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San Dieguito expands to two days a week of in-person school

Students in a classroom at Carmel Valley Middle School on the first day return to school.
Students in a classroom at Carmel Valley Middle School on the first day return to school.
(Miquel Jacobs)

The San Dieguito Union High School District expanded its reopening from one to two days a week starting March 22. For many students, returning to school on March 16 was their first time back on campus this school year and for some freshman and seventh graders, their first day at their new school.

“As more students are starting to come back on campus, it is starting to feel like a normal campus,” said Zander Samarasinghe, the student board representative for Torrey Pines High School at the SDUHSD board’s March 18 meeting.

The district was able to allow students who wanted to return to come back to school starting on March 16 due to the judge’s ruling in the Parent Association lawsuit against the state’s reopening rules but San Dieguito had planned to expand reopening as soon as the county went into the red tier for five days—the county moved into the red tier on March 17.

Students who have selected in-person learning are able to attend classes in-person two consecutive days per week and learn from home three days per week.

Principal Mary Anne Nuskin
Principal Mary Anne Nuskin helps a student perform their COVID symptom check-in on the first day return to school at Pacific Trails Middle School.
(Miquel Jacobs)

Cohorts are grouped by last names and students attend school on their assigned days. Some teachers have short-term accommodations that allow them to teach from home. Those classrooms with teachers at home have a substitute teacher in the physical classroom for supervision.

“I want to thank our staff for their hard work this year,” SDUHSD President Mo Muir said in a statement at the March 18 board meeting. “They have worked to create something that has never been done before, and have done an amazing job with this transition.”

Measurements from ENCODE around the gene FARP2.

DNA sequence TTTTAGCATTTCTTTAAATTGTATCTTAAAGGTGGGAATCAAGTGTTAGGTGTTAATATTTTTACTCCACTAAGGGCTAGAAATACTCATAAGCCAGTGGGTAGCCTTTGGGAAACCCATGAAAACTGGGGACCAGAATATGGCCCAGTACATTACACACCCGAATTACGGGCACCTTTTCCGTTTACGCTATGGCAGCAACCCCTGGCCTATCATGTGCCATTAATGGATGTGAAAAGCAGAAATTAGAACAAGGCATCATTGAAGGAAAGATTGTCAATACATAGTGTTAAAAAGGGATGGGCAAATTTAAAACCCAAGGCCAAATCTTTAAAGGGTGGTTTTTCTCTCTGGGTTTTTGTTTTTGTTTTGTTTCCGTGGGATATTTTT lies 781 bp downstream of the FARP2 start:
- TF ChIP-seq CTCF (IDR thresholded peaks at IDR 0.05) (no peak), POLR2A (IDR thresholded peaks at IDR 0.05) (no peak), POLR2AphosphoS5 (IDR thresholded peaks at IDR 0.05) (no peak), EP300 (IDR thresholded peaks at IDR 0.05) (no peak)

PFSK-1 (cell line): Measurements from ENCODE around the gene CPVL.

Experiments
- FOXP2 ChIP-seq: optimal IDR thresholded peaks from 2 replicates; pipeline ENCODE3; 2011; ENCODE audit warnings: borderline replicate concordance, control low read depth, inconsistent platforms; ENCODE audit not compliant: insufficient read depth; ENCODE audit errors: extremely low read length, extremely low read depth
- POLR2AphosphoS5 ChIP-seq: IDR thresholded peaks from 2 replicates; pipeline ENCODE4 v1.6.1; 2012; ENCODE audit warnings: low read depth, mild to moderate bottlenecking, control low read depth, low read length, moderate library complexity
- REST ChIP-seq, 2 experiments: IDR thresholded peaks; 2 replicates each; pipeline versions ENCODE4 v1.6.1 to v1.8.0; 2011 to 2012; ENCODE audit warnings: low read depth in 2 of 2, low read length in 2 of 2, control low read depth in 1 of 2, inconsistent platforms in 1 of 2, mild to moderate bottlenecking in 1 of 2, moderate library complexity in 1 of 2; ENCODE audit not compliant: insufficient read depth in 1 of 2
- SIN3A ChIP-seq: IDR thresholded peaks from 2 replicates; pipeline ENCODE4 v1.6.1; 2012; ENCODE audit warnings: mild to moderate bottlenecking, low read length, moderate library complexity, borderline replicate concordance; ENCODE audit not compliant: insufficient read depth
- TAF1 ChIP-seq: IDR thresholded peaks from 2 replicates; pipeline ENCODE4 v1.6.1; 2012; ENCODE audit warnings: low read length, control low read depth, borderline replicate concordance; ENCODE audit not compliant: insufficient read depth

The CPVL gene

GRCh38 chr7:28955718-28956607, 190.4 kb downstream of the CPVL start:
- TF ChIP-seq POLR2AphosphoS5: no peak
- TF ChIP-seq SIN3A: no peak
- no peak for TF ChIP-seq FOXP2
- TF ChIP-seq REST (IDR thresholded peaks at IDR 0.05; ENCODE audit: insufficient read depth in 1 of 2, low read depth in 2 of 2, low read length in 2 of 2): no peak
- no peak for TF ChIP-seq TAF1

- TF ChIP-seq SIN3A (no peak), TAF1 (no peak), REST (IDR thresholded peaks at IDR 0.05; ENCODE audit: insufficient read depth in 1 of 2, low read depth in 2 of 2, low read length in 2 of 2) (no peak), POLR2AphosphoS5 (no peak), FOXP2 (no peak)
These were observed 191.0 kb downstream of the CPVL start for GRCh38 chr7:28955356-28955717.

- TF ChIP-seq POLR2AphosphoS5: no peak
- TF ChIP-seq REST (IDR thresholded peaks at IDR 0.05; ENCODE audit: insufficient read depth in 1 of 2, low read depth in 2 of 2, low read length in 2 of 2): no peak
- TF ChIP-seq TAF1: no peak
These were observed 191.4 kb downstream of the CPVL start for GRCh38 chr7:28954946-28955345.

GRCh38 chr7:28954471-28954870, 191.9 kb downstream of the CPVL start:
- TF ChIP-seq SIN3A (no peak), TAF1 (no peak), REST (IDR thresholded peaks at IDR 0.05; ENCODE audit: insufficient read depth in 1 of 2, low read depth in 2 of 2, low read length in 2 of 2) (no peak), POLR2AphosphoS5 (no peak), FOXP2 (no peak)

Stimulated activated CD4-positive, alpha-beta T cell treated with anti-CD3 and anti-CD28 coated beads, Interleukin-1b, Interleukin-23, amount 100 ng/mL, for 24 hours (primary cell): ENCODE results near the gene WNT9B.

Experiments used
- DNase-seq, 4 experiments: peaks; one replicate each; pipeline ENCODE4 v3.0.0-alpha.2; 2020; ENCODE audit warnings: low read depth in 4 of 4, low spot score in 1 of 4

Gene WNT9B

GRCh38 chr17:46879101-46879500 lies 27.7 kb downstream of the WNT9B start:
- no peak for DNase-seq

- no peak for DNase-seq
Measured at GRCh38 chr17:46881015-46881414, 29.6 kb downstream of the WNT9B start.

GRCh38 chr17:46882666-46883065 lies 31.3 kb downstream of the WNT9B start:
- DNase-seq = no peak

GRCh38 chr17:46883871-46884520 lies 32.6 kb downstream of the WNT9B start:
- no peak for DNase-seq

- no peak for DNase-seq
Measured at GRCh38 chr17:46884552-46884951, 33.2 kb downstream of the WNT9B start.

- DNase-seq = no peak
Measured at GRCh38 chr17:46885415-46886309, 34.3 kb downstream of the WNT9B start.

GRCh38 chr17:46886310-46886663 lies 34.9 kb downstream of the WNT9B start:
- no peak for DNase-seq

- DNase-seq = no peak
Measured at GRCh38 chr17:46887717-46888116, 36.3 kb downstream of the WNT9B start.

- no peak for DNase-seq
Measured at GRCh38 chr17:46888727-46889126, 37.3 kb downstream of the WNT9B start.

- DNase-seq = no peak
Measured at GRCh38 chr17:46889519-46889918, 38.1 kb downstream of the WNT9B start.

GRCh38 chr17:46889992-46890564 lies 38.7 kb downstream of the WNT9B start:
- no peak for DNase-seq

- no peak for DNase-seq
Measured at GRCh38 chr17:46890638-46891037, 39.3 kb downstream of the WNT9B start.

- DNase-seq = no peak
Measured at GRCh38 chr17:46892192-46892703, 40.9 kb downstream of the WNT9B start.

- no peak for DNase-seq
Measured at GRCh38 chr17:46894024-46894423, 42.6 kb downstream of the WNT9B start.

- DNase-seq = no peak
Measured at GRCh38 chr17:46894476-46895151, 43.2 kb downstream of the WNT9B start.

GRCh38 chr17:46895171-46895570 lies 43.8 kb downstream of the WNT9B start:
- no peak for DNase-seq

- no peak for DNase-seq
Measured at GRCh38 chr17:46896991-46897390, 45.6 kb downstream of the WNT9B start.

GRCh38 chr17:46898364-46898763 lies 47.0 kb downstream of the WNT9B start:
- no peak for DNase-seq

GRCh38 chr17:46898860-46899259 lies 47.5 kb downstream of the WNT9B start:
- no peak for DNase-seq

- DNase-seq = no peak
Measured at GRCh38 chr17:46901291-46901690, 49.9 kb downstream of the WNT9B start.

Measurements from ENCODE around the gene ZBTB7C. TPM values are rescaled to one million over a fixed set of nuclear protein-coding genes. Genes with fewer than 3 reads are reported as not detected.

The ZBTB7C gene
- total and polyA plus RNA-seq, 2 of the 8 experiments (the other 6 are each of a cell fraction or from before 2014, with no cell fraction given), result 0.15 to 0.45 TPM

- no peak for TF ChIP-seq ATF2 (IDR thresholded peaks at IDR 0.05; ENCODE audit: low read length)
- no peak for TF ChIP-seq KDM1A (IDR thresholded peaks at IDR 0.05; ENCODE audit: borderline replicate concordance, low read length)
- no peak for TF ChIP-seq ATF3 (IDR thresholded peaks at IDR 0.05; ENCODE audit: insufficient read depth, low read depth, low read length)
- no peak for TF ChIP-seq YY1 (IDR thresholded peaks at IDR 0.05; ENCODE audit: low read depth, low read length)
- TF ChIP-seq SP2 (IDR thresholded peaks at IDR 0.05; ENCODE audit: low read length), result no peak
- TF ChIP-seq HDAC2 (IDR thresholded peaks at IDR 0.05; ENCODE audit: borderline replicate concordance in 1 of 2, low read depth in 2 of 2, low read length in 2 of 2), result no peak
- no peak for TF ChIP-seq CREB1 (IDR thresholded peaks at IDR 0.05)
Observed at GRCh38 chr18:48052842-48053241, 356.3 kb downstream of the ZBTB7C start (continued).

SDUHSD board members and Superintendent Robert Haley were on campuses to help welcome students back to school last week. The board members spoke about seeing hope, happy tears and excitement among the students. SDUHSD Trustee Michael Allman said he received several thank you texts from parents including one who said her son’s smile was “so big it reached beyond his mask”.

“We are going to make a big difference in a lot of children’s lives,” Allman said of the board’s direction to expand to two days a week.

During public comment, some parents requested a return to full time in-person learning five days a week immediately and for a commitment for all students to be in-person with a full-time schedule for the 2021-2022 school year. Other parents encouraged the district not to rush expanding reopening but continue taking a measured approach that keeps all students and staff safe.

The board is scheduled to discuss the plans for the rest of the school year as well as the coming school year at a special meeting on March 24 (after press time for this edition).

Students check-in with permission slips at Torrey Pines High School on the first day return to school.
Students check-in with permission slips at Torrey Pines High School on the first day return to school.

(Miquel Jacobs)

On-campus learners are not required to come to campus on their designated day and have the option to learn from home. At Canyon Crest Academy for the week of March 15-19, there were 305 students doing in-person school each day and 2,164 in distance learning. At Torrey Pines, there were 563 students on campus each day and 2,164 in distance learning.

At the middle school level, Carmel Valley Middle had 347 students in person and 541 in distance learning, Pacific Trails had 209 students on campus and 676 at home and Earl Warren had a fairly even split with 283 returning in person and 266 in distance learning.

“As each day goes by and families become more comfortable and/or are more knowledgeable about the option to return, numbers do tend to trend upwards on a weekly basis,” said Miquel Jacobs, the district’s communications coordinator.

Students engage in an outdoor classroom on the first day return to school at Diegueno Middle School.
Students engage in an outdoor classroom on the first day return to school at Diegueno Middle School.

(Miquel Jacobs)


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